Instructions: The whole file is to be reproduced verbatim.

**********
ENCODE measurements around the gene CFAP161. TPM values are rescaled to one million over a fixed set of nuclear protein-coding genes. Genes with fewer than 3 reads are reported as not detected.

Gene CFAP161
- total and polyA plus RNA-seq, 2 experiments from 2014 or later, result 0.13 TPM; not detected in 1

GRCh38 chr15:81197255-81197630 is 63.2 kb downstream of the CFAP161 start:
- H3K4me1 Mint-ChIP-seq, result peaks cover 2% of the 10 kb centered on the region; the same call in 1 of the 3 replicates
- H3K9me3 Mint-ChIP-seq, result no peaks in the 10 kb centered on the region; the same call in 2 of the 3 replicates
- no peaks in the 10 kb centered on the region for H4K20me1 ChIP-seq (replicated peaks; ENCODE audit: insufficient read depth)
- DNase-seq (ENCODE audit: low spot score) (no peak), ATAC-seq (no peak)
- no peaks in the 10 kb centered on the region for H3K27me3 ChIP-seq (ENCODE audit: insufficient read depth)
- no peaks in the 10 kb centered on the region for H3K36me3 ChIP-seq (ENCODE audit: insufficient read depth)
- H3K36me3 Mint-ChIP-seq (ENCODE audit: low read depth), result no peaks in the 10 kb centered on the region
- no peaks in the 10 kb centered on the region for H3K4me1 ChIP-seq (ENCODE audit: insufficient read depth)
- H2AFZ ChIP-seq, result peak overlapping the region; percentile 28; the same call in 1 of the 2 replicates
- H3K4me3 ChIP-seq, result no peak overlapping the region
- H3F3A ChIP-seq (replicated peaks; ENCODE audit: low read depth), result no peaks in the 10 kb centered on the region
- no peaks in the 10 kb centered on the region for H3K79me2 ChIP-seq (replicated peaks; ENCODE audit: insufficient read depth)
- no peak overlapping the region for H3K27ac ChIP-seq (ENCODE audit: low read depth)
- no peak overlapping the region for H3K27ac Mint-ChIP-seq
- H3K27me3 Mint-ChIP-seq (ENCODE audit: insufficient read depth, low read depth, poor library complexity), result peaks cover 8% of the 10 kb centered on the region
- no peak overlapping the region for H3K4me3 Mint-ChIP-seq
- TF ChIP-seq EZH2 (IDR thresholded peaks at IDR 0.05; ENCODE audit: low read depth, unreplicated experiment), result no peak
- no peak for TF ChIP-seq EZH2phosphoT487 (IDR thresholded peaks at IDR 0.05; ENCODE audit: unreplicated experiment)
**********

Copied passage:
ENCODE measurements around the gene CFAP161. TPM values are rescaled to one million over a fixed set of nuclear protein-coding genes. Genes with fewer than 3 reads are reported as not detected.

Gene CFAP161
- total and polyA plus RNA-seq, 2 experiments from 2014 or later, result 0.13 TPM; not detected in 1

GRCh38 chr15:81197255-81197630 is 63.2 kb downstream of the CFAP161 start:
- H3K4me1 Mint-ChIP-seq, result peaks cover 2% of the 10 kb centered on the region; the same call in 1 of the 3 replicates
- H3K9me3 Mint-ChIP-seq, result no peaks in the 10 kb centered on the region; the same call in 2 of the 3 replicates
- no peaks in the 10 kb centered on the region for H4K20me1 ChIP-seq (replicated peaks; ENCODE audit: insufficient read depth)
- DNase-seq (ENCODE audit: low spot score) (no peak), ATAC-seq (no peak)
- no peaks in the 10 kb centered on the region for H3K27me3 ChIP-seq (ENCODE audit: insufficient read depth)
- no peaks in the 10 kb centered on the region for H3K36me3 ChIP-seq (ENCODE audit: insufficient read depth)
- H3K36me3 Mint-ChIP-seq (ENCODE audit: low read depth), result no peaks in the 10 kb centered on the region
- no peaks in the 10 kb centered on the region for H3K4me1 ChIP-seq (ENCODE audit: insufficient read depth)
- H2AFZ ChIP-seq, result peak overlapping the region; percentile 28; the same call in 1 of the 2 replicates
- H3K4me3 ChIP-seq, result no peak overlapping the region
- H3F3A ChIP-seq (replicated peaks; ENCODE audit: low read depth), result no peaks in the 10 kb centered on the region
- no peaks in the 10 kb centered on the region for H3K79me2 ChIP-seq (replicated peaks; ENCODE audit: insufficient read depth)
- no peak overlapping the region for H3K27ac ChIP-seq (ENCODE audit: low read depth)
- no peak overlapping the region for H3K27ac Mint-ChIP-seq
- H3K27me3 Mint-ChIP-seq (ENCODE audit: insufficient read depth, low read depth, poor library complexity), result peaks cover 8% of the 10 kb centered on the region
- no peak overlapping the region for H3K4me3 Mint-ChIP-seq
- TF ChIP-seq EZH2 (IDR thresholded peaks at IDR 0.05; ENCODE audit: low read depth, unreplicated experiment), result no peak
- no peak for TF ChIP-seq EZH2phosphoT487 (IDR thresholded peaks at IDR 0.05; ENCODE audit: unreplicated experiment)